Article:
Rounding out the driveline is a 1000hp-capable C4 by Al’s Race Glides, while out back, Smithfield Diff & Gearbox loaded a slightly narrowed nine-inch with Bosnjak Engineering two-piece 31-spline axles and a 4.11:1 Truetrac centre. Linking these two is a Ricky’s Drive Shafts 3.5-inch chrome-moly tailshaft.
V Resto Garage sectioned the 36-gallon fuel tank to install baffles to fight fuel slosh, while adding provision to accommodate the Aeromotive in-tank EFI pump
To stop the Falcon from spearing uncontrollably into the shrubbery, it’s equipped with an all-Wilwood brake system. Hefty 330mm rotors reside at each corner clamped by six-piston calipers up front and four-piston calipers aft.
Give it some pedal and the Nitto NT01 R-spec tyres grip up and heave the Falcon down the road. And unlike drag-style tyres, they’re epic under brakes and in the twisty stuff
The Bathurst Globe-style wheels are pretty special. Sold through Roy at V Resto Garage, they started life as a set of one-piece 19x8s, but for the rears, AA Welding carefully cut the centres out and welded them into wider nine-inch hoops. The fat 19x9s are wrapped in 285-wide rubber, which was about the widest that could be squeezed under the stock hindquarters with factory leaf springs.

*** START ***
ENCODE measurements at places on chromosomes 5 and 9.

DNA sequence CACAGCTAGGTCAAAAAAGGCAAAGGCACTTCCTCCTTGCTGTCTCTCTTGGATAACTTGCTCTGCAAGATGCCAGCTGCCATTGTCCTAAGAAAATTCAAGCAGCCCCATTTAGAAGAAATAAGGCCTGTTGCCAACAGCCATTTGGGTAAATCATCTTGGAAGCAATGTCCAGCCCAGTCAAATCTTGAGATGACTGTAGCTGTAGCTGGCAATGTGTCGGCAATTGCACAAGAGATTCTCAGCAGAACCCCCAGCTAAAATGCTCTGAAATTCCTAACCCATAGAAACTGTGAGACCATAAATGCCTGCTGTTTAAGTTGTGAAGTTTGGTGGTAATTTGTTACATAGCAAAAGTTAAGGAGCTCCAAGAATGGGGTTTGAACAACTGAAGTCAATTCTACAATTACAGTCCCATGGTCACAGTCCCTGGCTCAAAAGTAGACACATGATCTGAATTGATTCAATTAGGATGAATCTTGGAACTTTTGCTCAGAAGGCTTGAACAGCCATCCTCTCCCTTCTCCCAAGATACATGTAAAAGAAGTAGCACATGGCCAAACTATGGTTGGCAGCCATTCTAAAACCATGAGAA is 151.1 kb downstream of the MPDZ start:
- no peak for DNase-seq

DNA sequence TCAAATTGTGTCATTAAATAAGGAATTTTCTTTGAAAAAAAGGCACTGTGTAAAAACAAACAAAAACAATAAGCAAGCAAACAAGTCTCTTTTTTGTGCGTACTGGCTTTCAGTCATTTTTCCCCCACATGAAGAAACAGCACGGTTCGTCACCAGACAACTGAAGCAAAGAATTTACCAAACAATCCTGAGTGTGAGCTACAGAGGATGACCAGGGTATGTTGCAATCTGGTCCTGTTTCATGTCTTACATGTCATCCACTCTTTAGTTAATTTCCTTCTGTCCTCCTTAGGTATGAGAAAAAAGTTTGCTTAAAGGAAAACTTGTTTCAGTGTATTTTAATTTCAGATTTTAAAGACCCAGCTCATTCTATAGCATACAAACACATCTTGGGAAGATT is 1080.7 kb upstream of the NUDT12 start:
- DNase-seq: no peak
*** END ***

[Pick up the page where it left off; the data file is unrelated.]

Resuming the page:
The tyres are also pretty schmick. They’re Nitto’s super-grippy NT01 – R-spec circuit-style treads that are designed for maximum stopping and cornering. A great choice for anybody looking to do track days, they provide slick-like levels of grip, yet are much longer-wearing and have enough tread to make them (barely) street-legal.
The EFI wiring and fuel lines go in through the rear of the JBR hat – the original injector hoses are just there for looks. V Resto Garage cut the hole and fabricated the bonnet surround to look like a factory shaker surround. Although capable of considerably more, the TBS 8/71 billet blower is only pushing 5-6psi of boost. On E85, that equates to 934 effortless ponies
A rebuild on this XY initially kicked off more than 10 years ago. The donor car was actually an old SM feature car; GRACIE (as she was called back then) appeared in the Oct/Nov 1995 issue. Progress on the build had been on and off for years: “Paul [owner/customer] was keen to get it done, and so were we,” says Roy from V Resto.
Along the way, Peter from John Street Smash had done a great job of completing all the bodywork, but there was a lot more work to be done. “It suffered from the 1980s ‘chrome the lot’ build philosophy,” Roy says.